Because all Chords are assumed to be in Root Position, extra numbers are used to describe Inversions. For example:

Root Position First Inversion Second Inversion
V V6 V64

Just to be clear, a "V" would symbolize a Major Chord whose Root is the 5th Degree of the Scale. "V6" would symbolize that same Chord in 1st Inversion, and "V64" would symbolize it within 2nd Inversion.

Chord Progressions

If we play one Chord after another, then it is called a "Chord Progression". Chord Progressions are also sometimes called "Chord Changes" (or just "Changes", for short). For example, the Chord Progression "I → V → vi → IV" is a very simplified, shorthand way of saying:

Play a Major Chord built on the 1st Degree of a Major Scale, followed by a Major Chord built on the 5th Degree of that same Major Scale, followed by a minor Chord built on the 6th Degree of that Major Scale, and finally, end on a Major Chord built on the 4th Degree of that Major Scale.

Whew! That might seem complicated, but it becomes easy once we know the Major and minor Chords well. We will try to make this process as easy as possible.

Functional Harmony

The Harmonic Intervals within our Chords not only determine how the Chords sound, but also how they lead from one into another in the context of a Chord Progression. This is called "Functional Harmony". In short, the "Function" of a Chord is how it wants to move. There are three different types:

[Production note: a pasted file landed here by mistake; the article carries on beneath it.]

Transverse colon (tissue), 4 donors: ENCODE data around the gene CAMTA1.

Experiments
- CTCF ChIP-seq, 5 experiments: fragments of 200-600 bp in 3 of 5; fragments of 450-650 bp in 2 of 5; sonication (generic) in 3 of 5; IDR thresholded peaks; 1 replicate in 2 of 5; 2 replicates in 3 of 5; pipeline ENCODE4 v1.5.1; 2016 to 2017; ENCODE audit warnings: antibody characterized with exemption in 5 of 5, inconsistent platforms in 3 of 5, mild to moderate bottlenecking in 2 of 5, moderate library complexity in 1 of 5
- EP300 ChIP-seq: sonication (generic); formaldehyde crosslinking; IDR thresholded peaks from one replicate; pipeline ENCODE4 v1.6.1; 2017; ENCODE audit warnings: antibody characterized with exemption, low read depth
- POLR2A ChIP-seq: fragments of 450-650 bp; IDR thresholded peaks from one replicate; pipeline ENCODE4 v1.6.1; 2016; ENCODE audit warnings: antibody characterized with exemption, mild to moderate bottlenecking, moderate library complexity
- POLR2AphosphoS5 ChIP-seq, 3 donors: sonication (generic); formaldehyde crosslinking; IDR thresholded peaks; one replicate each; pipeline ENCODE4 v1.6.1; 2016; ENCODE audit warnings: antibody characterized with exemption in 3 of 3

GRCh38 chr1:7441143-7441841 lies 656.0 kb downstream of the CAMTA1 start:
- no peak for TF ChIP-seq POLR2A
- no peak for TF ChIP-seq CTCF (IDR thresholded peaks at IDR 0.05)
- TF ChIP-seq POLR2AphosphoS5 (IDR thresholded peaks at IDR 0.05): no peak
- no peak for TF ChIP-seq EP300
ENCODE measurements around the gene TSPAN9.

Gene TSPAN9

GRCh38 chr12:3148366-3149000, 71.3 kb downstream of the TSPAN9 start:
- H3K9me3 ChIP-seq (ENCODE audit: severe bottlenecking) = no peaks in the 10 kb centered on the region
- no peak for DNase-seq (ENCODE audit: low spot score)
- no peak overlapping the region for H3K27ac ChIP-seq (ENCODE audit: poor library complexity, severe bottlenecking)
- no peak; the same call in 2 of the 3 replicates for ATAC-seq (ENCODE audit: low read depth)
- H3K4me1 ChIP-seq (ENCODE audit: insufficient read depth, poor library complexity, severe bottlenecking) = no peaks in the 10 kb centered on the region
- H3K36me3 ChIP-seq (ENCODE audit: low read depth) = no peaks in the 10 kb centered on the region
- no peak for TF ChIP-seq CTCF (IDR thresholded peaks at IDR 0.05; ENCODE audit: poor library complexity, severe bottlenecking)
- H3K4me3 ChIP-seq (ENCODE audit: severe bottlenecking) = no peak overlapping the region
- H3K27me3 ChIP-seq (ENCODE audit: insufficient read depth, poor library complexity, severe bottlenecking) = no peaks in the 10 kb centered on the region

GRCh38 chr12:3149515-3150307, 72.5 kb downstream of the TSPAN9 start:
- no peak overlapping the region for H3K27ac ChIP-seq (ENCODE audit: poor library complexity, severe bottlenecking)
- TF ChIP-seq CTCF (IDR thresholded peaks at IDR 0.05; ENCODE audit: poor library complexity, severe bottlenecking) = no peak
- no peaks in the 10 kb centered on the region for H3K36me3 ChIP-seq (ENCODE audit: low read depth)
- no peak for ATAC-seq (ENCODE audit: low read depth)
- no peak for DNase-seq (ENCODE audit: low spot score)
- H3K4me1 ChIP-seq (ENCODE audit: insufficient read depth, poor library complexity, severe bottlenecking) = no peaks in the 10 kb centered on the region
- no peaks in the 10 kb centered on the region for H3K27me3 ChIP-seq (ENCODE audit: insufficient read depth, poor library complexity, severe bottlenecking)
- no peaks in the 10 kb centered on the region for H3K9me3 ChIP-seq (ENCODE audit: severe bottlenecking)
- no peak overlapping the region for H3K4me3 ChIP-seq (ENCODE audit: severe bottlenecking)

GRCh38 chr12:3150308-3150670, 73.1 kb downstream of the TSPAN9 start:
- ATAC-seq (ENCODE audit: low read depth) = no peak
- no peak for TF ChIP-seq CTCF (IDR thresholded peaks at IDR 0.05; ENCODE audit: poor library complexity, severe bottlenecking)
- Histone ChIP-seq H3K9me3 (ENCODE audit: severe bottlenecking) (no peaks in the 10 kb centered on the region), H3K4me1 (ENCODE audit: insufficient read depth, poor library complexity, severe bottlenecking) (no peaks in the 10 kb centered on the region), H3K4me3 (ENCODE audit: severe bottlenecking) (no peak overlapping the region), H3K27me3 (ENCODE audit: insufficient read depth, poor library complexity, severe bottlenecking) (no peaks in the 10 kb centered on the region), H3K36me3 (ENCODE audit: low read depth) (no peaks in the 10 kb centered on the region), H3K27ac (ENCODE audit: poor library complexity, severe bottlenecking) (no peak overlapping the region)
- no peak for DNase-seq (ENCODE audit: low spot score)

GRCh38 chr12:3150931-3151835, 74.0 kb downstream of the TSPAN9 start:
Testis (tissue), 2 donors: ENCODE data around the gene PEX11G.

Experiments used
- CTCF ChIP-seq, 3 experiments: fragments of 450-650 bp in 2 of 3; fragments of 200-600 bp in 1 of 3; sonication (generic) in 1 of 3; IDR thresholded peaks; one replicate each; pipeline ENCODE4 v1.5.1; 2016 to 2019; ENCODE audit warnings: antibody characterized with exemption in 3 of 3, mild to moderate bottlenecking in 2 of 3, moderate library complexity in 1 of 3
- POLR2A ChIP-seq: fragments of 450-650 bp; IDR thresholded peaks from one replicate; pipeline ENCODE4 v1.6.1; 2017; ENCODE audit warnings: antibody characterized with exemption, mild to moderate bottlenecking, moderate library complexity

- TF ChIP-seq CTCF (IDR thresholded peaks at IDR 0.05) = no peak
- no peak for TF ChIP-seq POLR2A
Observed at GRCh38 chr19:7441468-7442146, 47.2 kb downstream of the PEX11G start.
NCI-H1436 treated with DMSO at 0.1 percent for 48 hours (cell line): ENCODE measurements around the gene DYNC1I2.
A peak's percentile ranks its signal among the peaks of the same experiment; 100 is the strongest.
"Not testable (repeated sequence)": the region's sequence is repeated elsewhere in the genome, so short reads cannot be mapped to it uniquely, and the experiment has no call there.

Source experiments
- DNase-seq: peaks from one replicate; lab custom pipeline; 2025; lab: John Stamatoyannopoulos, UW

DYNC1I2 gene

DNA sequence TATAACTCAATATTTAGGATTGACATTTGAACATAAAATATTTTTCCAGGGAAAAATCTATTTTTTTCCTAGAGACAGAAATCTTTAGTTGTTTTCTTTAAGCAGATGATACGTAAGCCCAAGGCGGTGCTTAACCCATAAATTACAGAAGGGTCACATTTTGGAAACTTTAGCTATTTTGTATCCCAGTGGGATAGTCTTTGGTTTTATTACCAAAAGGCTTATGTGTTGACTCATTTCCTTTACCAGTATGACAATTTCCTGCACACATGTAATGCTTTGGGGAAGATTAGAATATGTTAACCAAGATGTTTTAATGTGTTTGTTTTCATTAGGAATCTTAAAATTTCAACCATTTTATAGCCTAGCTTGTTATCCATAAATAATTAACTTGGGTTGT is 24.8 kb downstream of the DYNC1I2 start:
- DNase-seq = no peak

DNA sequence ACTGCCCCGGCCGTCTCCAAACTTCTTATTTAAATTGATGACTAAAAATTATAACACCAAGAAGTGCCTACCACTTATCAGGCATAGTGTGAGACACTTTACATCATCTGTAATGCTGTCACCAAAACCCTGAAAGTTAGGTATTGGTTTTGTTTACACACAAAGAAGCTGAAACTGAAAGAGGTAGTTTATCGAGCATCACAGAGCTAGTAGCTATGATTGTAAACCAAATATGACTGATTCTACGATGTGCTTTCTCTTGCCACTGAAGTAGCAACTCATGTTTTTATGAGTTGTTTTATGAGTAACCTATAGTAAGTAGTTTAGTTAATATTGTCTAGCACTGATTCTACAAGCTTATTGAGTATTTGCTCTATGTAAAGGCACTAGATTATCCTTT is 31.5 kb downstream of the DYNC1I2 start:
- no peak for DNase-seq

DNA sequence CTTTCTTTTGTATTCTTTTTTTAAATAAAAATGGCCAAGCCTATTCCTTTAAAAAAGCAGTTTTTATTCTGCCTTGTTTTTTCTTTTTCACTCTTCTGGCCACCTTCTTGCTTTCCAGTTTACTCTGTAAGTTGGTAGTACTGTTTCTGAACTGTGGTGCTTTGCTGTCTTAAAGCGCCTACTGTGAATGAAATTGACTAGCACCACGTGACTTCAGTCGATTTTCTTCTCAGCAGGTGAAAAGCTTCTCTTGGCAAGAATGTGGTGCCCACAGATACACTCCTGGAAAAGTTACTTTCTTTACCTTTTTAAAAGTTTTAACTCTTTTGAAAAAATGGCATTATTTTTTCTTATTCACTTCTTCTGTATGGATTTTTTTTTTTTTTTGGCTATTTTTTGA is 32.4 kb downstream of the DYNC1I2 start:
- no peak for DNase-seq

Tonic Function Chords, which produce a sense of resolution or pause
Dominant Function Chords, which produce a sense of tension or movement
Subdominant (or "Predominant") Function Chords, which can transition to either tension or resolution

Generally, the more Notes that two Chords share, the closer that they are in Function.

Within every Major Scale we have the following...

Tonic Function Chords: I, iii, vi
Subominant Function Chords: IV, ii
Dominant Function Chords: V, vii°

To trade out one of the Chords within a Chord Progression for another of a similar Function is called a "Chord Substitution".

Harmonic Rhythm

"Harmonic Rhythm" is how fast or slow Chord Changes happen. For example, is there only one Chord per Measure, or several? If the Chord falls on a Beat, it is called "Ictus". When it falls between Beats, it is called "Anacrusis".

Whether a Chord falls on a Beat or between Beats can create either a push or a pull. Therefore, we can control the movement within a piece of music, not only by paying attention to the Function of Chords, but also to the Rhythm in which they are played!